- The chemist noted that it is normal for the PI to put his/her name on any papers written in their lab. Not always do they read the papers before submitting them.
- The chemist also noted that the last paper which was sent to the PI had three authors on it, the two doing the research and the PI. When it was returned it had four names on it - and neither researcher knew the fourth one. They questioned the PI, who responded: Oh, that's a former postdoc of mine. He's applying for a professorship in X and needs some more publications.
- The chemist had a previous PI in a previous lab in another European country. Here a big-shot American researcher was added to a paper to "insure" that it would be accepted for Nature. Needless to say, this researcher had neither done the research, nor written or even read the paper.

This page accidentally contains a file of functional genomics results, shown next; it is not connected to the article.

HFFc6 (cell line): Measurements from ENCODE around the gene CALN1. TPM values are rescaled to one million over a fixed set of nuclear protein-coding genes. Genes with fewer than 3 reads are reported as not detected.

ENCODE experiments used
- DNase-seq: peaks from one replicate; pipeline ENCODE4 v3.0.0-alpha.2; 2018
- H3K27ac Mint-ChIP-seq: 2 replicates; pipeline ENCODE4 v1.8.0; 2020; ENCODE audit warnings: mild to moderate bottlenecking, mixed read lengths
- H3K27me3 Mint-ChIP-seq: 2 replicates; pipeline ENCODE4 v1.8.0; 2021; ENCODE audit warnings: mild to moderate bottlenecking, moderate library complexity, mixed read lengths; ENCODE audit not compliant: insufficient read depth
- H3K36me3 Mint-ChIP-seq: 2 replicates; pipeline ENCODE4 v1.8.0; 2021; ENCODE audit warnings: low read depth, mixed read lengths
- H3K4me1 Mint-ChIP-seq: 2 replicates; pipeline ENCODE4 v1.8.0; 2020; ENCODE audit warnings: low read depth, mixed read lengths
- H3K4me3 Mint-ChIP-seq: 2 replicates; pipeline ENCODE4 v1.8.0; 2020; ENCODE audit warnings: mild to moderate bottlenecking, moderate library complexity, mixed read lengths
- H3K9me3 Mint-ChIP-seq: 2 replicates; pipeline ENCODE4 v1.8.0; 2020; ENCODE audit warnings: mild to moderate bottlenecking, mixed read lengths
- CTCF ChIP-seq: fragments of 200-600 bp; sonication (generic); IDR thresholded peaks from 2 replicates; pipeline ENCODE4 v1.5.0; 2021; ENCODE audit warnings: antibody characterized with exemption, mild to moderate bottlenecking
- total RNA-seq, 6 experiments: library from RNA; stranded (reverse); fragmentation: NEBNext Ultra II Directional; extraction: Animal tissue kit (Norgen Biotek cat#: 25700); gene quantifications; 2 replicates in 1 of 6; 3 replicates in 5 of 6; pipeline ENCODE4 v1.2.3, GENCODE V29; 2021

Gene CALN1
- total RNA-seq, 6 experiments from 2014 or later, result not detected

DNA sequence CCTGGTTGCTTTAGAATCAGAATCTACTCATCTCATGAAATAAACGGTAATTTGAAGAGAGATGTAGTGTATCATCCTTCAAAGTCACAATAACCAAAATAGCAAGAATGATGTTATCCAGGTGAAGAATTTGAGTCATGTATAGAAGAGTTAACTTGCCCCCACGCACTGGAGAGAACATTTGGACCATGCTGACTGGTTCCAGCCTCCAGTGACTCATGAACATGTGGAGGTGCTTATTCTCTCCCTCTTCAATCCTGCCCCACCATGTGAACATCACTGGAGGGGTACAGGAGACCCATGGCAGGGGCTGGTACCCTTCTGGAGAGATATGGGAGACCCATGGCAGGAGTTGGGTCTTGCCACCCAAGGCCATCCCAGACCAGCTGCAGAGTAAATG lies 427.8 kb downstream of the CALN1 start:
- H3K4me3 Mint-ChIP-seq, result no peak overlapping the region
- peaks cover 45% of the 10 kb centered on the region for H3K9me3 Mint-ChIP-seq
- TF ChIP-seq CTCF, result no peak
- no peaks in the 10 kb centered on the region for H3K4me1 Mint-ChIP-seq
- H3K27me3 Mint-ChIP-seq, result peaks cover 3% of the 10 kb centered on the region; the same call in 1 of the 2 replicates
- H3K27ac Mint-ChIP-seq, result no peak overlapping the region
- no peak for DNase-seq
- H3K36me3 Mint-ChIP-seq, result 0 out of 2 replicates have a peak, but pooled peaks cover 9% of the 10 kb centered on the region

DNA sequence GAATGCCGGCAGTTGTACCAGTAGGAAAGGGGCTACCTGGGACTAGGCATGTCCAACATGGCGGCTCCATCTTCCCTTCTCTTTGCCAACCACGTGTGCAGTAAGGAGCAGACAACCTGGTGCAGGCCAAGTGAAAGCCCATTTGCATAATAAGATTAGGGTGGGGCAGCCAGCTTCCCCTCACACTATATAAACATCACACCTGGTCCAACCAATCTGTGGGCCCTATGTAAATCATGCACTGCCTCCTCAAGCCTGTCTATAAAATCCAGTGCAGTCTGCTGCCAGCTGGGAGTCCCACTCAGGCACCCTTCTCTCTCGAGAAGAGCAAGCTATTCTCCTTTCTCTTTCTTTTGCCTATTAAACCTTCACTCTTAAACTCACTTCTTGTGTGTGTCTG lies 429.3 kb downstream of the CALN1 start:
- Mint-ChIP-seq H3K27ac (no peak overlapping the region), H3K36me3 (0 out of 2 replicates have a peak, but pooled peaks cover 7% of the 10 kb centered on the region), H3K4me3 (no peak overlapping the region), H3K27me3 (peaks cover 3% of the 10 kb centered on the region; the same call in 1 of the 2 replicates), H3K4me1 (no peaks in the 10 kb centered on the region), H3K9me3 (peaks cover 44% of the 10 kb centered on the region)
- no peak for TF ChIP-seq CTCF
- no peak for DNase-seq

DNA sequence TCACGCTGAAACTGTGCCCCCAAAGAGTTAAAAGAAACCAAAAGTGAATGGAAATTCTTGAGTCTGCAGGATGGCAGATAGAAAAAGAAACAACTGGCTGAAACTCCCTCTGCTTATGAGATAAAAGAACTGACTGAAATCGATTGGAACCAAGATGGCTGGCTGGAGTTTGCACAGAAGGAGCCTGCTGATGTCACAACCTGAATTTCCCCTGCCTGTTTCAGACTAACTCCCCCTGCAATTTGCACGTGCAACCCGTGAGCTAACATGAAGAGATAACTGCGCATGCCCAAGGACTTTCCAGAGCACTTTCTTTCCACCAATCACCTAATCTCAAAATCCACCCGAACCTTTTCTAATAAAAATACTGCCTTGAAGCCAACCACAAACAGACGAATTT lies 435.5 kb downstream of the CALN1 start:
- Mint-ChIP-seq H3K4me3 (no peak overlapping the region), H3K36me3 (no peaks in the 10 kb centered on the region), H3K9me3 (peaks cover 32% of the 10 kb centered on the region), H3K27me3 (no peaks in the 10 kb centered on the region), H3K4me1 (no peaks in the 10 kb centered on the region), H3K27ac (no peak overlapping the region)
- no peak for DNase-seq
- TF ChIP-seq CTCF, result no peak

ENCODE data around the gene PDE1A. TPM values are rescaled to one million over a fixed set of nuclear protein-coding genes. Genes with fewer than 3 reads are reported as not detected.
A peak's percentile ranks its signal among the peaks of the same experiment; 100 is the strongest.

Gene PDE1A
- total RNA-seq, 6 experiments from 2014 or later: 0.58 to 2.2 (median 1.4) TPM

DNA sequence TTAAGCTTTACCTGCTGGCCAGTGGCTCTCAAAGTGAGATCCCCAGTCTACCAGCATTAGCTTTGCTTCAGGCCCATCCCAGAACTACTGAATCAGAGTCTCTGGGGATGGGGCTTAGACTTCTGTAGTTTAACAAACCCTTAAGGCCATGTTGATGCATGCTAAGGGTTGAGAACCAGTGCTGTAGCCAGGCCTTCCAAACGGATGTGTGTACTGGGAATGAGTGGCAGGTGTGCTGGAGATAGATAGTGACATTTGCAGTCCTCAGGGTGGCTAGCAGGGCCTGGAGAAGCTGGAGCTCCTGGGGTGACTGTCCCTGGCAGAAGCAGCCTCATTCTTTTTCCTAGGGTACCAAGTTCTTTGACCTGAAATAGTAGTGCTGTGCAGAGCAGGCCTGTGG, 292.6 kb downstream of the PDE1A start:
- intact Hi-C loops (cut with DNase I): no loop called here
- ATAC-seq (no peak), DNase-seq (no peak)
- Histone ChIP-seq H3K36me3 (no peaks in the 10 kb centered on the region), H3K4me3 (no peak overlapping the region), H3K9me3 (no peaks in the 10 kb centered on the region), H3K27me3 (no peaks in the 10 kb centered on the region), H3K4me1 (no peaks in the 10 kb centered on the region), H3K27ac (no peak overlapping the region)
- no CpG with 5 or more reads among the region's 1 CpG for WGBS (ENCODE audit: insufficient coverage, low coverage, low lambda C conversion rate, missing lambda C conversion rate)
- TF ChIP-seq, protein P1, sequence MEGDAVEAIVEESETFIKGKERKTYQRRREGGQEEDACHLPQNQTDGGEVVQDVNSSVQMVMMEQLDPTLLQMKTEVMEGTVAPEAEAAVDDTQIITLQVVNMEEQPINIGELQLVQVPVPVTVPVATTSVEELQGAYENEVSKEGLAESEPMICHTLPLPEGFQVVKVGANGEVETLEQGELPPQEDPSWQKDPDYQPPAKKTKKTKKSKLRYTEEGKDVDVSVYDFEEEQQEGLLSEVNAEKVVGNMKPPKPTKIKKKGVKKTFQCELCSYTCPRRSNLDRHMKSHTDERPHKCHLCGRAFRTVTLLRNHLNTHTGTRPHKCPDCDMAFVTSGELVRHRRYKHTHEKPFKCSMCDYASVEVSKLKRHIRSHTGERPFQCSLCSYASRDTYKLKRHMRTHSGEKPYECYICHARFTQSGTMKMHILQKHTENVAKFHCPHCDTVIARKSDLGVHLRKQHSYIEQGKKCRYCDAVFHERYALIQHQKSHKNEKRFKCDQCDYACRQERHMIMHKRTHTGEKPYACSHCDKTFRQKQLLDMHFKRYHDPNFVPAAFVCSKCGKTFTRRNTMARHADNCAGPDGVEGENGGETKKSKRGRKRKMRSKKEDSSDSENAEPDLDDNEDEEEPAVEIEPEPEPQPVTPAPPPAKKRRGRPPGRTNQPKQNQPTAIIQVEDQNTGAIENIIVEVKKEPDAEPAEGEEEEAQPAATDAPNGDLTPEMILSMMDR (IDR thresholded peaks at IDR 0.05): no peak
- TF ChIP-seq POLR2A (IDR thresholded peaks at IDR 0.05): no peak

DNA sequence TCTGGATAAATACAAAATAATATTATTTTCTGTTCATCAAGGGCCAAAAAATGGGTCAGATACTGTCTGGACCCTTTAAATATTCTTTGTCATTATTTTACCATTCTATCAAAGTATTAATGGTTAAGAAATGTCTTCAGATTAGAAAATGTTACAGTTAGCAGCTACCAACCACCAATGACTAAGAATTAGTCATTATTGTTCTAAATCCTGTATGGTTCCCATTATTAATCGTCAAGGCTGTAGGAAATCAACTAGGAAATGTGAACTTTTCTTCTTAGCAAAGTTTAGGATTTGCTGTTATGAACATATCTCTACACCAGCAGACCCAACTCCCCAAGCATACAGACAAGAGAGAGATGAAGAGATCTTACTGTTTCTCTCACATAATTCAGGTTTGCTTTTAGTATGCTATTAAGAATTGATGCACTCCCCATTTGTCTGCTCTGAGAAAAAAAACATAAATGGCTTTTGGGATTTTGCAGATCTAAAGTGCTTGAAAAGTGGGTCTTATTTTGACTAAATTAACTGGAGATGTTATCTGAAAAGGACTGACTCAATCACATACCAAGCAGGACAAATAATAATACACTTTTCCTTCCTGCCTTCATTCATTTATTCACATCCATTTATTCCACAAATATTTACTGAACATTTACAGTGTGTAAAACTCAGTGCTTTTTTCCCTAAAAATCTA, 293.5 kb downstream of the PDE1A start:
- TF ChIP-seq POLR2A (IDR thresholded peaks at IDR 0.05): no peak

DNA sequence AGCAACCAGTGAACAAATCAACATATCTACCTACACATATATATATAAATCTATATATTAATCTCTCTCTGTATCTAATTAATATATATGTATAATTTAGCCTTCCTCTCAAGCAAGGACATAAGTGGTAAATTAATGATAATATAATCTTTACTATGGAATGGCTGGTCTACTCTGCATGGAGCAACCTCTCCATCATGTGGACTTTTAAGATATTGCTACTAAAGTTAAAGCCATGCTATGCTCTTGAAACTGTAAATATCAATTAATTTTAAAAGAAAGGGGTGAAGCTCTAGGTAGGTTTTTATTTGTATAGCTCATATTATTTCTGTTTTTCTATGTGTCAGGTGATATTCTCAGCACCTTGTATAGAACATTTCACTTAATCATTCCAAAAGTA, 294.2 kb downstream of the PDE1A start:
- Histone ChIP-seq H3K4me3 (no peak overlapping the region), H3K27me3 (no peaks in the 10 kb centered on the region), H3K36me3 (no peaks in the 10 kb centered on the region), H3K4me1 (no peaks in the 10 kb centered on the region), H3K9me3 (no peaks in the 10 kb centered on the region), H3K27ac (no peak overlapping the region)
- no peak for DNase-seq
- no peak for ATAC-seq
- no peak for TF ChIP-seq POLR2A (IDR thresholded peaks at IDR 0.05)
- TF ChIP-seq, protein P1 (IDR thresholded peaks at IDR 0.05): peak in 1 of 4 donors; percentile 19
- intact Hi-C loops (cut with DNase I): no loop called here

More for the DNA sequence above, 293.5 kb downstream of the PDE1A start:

- The political scientist started into citation indices and how important they were for their field. Of particular importance is the number of quotations you get within two years of publication. The historian grumbled that it would be lovely to get papers published within two years of writing them, and having anyone read them and maybe one person publish a review within two years would be wonderful, but nothing will get cited within that time frame.
- The computer scientist noted that conference papers are more important than journal articles in her field, much to the shock of the chemist.
What can be done to get rid of "honorary authorship"? Or should we just accept it as the way things are done in some fields?